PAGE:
It's sad to think how Britney's legacy has been affected by her personal life. I was a teen in the 90s so she was my era too yet somehow I have never thought of her when you see these most influential pop stars of all time lists going around twitter. Whilst I don't think she's as vocally talented as Lady Gaga, Beyonce, P!nk etc she certainly earned her place on that list. She was pop music in the 90s. I'm so glad people are reviewing how we treat stars going through difficulties. I remember Whitney Houston's driver speaking at her funeral and asking people to be nicer to these stars. That it shouldn't take their death, or a decade long manipulation of somebody's private life for us to appreciate them. We could never imagine how difficult it is in that spotlight. And when you don't have people looking after your best interests, or if you fall into addiction, public reaction can get very very unforgiving. We are all guilty of it. We all watch these award shows to criticize fashion, speeches and performances on twitter. I remember Evan Rachel Wood calling people out for doing that, and how it used to make her dread going on red carpets knowing what the scrutiny was going to be like online. I hope we get better and that Britney gets control of her life.
The "You're Wrong About" podcast's deep dive on Jessica Simpson is a great companion to the Britney doc. Highly recommend giving that a listen. You can see how the success of their daughters slowly corrupted both sets of parents and robbed these girls of having anyone who truly had their best interests at heart.
I just listened to Marc Maron's interview with Jodie Foster today and it made a fascinating companion to the Britney doc. They are obviously different people, in different eras, but they are both generation defining Disney stars. The first thing Jodie Foster credits with helping her avoid a tragic outcome is the lack of long-lens photography during her teens and twenties. It struck me as both pretty humble and probably true. I wish there was a better dialog and examination around entertainment that hurts people - whether it is tabloids or the NFL. I know that I can get my back up that something I enjoy is trash - it feels soaked in misogyny. There has to be a better way to be critical of it without making teen girls feel like garbage.
Also - this is what happens when you let yourself go - the awesome terror and the freedom of that.
YES YES YES. Thank you for writing this, AHP!
Britney's first album came out the year I started 6th grade and her influence shaped so much of my middle school years. I shifted focus to other artists as I got older (like Fiona Apple), but I've always had a soft spot for Britney (and Jessica! And Mandy! And Christina!) and think about her and those perfect abs STILL multiple times a day. HER POWER. Our obsession. It's wild.
A few years ago, on the anniversary of Baby One More Time, a 20-part podcast by Bradley Stern and T Kyle dropped. It's called It's Britney Bitch and walked through every year of Britney's then 20-year career, episode-by-episode. They're THE BIGGEST FANS and though they're sometimes critical, they're always compassionate and loving. The podcast spun-off to discuss music legends and pop culture in general, but I really think their Britney episodes are great, albeit a little meandering. I had to stop so many times to google particular performances and videos that I remember taking DAYS to download on pirating sites, my friends and I crowded around a computer monitor watching the download slowly complete.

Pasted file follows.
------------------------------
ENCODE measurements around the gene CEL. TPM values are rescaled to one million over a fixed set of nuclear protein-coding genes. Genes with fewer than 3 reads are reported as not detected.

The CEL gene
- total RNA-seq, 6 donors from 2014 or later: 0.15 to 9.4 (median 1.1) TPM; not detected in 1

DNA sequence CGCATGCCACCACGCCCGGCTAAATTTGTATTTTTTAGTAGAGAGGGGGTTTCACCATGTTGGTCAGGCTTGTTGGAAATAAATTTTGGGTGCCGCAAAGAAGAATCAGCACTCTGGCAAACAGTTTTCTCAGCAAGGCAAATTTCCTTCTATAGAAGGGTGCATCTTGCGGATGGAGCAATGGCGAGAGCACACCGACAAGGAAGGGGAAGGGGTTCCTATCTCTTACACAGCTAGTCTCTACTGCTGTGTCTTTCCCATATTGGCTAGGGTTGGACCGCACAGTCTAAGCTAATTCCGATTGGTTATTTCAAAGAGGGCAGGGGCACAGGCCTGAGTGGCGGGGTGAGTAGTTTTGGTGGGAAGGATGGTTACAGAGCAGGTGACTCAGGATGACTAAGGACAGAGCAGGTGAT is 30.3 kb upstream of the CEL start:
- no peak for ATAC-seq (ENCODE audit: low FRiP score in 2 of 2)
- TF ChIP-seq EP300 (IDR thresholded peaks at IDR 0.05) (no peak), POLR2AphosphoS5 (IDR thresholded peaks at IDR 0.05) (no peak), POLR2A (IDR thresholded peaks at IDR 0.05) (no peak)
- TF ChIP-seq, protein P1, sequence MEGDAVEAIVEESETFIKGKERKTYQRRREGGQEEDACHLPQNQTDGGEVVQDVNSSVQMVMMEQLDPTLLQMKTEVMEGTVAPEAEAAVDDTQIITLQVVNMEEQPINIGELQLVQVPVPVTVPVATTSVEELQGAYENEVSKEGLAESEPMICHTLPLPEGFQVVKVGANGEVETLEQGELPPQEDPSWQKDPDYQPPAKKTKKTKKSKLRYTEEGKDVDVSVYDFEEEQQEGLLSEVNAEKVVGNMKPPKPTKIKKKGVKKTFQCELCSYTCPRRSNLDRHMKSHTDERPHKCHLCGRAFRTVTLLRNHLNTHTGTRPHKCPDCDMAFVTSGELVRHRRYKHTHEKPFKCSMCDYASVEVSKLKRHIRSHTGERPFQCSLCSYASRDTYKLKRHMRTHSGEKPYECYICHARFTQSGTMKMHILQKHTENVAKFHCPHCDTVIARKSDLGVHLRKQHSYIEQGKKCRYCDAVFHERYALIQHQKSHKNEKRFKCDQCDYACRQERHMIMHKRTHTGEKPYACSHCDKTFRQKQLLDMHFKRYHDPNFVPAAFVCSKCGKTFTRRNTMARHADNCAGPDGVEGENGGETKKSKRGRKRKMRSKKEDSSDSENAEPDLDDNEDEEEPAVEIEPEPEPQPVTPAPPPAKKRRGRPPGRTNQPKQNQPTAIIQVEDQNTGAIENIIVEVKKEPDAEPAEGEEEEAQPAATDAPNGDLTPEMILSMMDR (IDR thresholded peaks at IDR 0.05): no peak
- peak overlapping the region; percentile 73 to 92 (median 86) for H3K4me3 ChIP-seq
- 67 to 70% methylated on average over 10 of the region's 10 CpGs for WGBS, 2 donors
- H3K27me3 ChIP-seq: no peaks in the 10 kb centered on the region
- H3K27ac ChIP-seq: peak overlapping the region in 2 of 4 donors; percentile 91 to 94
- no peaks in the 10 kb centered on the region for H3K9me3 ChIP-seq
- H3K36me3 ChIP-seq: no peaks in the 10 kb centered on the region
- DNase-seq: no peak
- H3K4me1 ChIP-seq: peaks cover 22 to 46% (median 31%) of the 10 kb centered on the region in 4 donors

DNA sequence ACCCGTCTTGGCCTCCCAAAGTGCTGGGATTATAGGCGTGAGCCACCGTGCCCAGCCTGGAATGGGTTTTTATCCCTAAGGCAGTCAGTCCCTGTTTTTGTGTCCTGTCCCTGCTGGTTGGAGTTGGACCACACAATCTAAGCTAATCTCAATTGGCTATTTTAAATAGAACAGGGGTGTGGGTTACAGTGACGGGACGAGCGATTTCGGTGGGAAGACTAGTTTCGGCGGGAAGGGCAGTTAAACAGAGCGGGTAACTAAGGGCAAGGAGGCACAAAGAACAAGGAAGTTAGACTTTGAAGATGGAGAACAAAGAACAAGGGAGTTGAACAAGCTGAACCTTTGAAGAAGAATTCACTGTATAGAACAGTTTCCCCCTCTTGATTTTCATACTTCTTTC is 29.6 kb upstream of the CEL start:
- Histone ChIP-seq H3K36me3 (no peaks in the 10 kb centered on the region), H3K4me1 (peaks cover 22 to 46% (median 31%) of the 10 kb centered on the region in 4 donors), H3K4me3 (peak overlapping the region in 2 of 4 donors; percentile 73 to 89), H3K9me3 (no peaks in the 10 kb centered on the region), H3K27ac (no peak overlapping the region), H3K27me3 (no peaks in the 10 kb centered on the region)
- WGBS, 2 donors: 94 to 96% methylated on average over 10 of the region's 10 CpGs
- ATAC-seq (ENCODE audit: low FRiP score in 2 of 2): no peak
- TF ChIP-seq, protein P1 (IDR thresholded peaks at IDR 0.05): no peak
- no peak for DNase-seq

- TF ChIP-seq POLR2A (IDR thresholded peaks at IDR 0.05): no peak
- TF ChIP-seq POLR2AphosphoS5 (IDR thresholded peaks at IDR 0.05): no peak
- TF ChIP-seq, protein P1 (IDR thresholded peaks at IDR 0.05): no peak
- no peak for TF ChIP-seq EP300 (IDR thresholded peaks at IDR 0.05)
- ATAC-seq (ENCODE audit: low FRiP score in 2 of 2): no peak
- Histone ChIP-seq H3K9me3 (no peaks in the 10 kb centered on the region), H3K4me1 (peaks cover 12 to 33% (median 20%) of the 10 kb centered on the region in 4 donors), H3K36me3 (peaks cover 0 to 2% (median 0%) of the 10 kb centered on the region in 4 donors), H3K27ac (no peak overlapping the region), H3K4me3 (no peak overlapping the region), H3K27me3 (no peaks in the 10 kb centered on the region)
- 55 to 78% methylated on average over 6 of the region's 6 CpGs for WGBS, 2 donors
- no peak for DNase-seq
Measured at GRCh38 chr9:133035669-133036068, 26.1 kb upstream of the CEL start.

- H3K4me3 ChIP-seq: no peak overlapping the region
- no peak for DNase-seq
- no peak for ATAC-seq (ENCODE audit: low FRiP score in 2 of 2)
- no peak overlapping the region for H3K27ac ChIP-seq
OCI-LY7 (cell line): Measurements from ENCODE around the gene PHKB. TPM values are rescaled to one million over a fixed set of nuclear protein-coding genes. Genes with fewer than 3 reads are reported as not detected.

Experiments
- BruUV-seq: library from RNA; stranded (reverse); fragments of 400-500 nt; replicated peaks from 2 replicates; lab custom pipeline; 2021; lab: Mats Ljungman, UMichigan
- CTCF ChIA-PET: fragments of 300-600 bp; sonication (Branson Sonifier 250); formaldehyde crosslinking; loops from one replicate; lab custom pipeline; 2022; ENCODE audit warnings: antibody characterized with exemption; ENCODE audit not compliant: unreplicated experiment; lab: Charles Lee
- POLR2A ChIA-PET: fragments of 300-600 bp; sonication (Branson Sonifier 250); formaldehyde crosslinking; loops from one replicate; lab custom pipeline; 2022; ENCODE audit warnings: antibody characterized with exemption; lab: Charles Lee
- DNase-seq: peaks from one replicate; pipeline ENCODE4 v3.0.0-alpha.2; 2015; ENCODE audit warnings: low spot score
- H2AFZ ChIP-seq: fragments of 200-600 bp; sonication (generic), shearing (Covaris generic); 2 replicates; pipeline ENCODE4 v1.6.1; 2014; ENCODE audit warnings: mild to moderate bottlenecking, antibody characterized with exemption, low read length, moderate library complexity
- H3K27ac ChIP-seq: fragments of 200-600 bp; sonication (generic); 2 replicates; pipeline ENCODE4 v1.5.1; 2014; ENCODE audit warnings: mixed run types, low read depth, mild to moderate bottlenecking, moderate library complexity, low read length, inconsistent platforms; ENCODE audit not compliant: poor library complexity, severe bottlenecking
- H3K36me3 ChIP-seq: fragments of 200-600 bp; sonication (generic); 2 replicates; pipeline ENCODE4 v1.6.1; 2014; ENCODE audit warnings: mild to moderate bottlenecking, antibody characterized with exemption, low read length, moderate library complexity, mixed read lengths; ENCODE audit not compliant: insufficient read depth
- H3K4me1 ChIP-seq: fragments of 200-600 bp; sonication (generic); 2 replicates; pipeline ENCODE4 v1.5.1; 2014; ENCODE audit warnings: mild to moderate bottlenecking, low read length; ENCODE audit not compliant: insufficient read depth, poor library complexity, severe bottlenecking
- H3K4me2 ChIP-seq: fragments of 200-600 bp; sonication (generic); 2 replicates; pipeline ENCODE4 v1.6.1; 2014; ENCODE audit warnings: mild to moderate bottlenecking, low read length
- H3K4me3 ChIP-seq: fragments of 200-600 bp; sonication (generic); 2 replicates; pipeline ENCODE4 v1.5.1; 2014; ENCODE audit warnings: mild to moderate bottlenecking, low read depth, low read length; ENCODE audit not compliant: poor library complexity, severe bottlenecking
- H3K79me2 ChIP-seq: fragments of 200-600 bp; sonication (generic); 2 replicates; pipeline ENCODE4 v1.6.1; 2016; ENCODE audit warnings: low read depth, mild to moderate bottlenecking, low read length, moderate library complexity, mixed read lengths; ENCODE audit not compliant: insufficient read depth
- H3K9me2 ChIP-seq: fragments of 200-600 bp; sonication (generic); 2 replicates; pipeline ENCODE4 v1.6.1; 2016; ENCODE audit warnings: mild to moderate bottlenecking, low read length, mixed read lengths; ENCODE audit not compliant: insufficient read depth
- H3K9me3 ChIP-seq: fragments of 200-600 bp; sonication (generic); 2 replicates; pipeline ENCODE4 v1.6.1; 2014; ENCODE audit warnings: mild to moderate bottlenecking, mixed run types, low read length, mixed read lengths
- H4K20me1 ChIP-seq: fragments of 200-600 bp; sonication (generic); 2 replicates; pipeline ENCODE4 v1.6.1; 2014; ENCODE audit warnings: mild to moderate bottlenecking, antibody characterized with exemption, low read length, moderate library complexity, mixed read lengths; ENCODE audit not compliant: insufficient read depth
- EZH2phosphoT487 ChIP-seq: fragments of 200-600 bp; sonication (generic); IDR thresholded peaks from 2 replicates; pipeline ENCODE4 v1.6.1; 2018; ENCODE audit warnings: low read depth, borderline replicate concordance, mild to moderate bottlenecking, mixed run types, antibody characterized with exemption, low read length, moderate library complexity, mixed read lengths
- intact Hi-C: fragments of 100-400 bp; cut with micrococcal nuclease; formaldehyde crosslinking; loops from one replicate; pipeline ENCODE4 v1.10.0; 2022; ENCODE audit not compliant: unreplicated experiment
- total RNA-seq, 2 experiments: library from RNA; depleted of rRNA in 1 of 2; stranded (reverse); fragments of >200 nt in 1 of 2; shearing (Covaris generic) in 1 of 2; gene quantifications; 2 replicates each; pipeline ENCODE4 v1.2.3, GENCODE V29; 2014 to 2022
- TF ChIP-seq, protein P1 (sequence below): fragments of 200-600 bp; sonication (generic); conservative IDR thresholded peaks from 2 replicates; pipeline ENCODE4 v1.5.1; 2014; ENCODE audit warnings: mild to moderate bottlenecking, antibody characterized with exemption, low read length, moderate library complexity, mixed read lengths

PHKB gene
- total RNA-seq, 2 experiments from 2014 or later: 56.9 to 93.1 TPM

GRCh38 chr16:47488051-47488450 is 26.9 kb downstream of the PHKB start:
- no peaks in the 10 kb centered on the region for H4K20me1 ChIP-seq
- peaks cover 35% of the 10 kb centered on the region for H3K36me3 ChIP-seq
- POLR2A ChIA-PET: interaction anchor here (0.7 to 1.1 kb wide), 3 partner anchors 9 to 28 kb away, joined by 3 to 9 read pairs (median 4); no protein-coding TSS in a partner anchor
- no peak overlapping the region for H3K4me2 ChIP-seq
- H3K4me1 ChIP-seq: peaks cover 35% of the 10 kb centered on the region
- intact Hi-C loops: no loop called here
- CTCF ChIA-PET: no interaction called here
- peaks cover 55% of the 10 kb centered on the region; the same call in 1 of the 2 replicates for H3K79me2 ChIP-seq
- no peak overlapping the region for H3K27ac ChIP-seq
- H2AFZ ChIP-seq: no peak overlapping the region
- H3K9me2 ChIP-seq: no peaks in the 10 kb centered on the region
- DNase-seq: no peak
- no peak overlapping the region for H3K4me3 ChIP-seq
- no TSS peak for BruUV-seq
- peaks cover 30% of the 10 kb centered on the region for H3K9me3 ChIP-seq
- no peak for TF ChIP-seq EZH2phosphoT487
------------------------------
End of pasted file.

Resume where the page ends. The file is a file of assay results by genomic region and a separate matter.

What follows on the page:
Until we have the doc we deserve (with Britney's support and maybe even involvement... fingers crossed!) I really recommend giving it a listen. Here's the original podcast: https://podcasts.apple.com/gb/podcast/its-britney-bitch/id1437953814
And here's their new one where they sometimes do updates on Britney and the Free Britney movement https://podcasts.apple.com/us/podcast/id1481010774?mt=2&at=1l3vpUI&app=itunes&ct=LFV_97746f646d08eb7c8128835a590e800d&ls=1
Yes, Britney deserves 10 hours. Though I could easily watch 20.
What I think about a lot is how the celebrity-industrial complex destroyed Britney, just chewed her up and spat her out.
Unfortunately she didn’t seem to have anyone around her who was thinking about her best interest, though sometimes I wonder about the friend from Louisiana who she married in Vegas. Was that an attempt to find stability and a safe space? Is that even compatible with fame these days? The conditions of fame seem incredibly warping, tending to create insane narcissists or destroy the subject. All I want for Britney is a yard with a dog in it.
I loved this piece. It puts words to many of the thoughts I've been having since the documentary came out (which I didn't even watch, lol). I remember sitting in homeroom at my all-girls Catholic school watching a VHS tape someone brought in of the Baby One More Time video. I wore a Catholic school girl uniform, but I looked nothing like Britney.
I kind of hated her, but I kind of liked her too. I remember being *scandalized* by her 2000 VMA performance, but I think I was really just threatened by her charisma and sex appeal and felt bad about myself because I knew I could never be like that. I (and society in general!) was so judgmental about these girls. They wanted to be famous and hot and party...so what? If that's what their goals in life were, that's fine. Why did we have to turn them into jokes? So we could feel better about ourselves? I'm somewhat comforted to know that the female stars of today aren't being put through this wringer (as much). But I feel terrible about Britney.
Also, I was singing "Oops I Did It Again" the other day and sort of nonchalantly started miming the dance steps and it was like from muscle memory.
I forwarded this to my wife who asked the same question I had as I read this: When are you going to product a Britney documentary?
Some of us with very little torso real estate need low rise jeans. High rise jeans end right under my boobs and quite frankly give lots of people a long crotch instead of the lean, legs for days look that they promise.